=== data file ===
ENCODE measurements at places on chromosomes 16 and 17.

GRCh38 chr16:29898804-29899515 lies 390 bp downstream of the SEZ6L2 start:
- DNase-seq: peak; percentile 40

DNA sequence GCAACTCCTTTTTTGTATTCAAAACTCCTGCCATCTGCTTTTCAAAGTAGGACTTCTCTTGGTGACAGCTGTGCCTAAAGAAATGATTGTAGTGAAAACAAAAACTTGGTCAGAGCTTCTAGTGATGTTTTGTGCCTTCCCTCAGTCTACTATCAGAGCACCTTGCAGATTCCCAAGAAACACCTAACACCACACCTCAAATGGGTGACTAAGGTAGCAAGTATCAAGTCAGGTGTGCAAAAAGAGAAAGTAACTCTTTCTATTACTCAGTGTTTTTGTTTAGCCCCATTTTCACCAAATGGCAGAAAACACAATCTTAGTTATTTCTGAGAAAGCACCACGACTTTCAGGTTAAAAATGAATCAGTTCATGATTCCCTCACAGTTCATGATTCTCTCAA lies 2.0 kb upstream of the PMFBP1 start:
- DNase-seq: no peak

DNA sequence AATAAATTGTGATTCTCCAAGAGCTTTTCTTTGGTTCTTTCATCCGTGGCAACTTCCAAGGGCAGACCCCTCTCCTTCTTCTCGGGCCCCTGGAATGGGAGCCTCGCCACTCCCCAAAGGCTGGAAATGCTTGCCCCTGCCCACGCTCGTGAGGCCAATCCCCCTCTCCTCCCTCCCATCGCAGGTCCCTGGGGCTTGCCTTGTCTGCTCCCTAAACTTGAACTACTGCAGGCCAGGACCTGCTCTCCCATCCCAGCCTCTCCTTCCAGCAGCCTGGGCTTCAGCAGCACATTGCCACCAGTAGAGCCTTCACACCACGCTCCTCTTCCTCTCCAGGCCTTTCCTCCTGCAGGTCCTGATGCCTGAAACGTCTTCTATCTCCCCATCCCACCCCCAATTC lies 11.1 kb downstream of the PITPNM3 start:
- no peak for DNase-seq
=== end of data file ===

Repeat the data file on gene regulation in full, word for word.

ENCODE measurements at places on chromosomes 16 and 17.

GRCh38 chr16:29898804-29899515 lies 390 bp downstream of the SEZ6L2 start:
- DNase-seq: peak; percentile 40

DNA sequence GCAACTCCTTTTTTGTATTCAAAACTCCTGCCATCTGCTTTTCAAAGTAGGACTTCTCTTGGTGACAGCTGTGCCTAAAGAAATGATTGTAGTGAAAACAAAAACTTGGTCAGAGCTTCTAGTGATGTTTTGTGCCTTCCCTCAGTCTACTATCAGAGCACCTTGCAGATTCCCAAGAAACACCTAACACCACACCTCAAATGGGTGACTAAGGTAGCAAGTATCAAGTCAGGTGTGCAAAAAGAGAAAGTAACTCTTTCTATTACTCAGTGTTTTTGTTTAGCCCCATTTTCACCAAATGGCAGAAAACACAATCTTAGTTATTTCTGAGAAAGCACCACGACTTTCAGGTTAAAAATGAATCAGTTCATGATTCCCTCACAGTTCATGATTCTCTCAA lies 2.0 kb upstream of the PMFBP1 start:
- DNase-seq: no peak

DNA sequence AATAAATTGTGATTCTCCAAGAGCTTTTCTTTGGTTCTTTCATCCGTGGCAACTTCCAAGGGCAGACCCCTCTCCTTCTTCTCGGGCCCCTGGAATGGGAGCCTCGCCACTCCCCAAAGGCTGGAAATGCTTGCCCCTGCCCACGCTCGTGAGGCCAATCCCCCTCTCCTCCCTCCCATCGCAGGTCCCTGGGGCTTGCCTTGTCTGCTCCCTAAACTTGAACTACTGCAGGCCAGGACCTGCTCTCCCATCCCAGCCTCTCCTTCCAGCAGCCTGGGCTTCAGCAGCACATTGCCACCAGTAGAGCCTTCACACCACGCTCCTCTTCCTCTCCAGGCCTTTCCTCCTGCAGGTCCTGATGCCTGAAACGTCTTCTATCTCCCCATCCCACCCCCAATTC lies 11.1 kb downstream of the PITPNM3 start:
- no peak for DNase-seq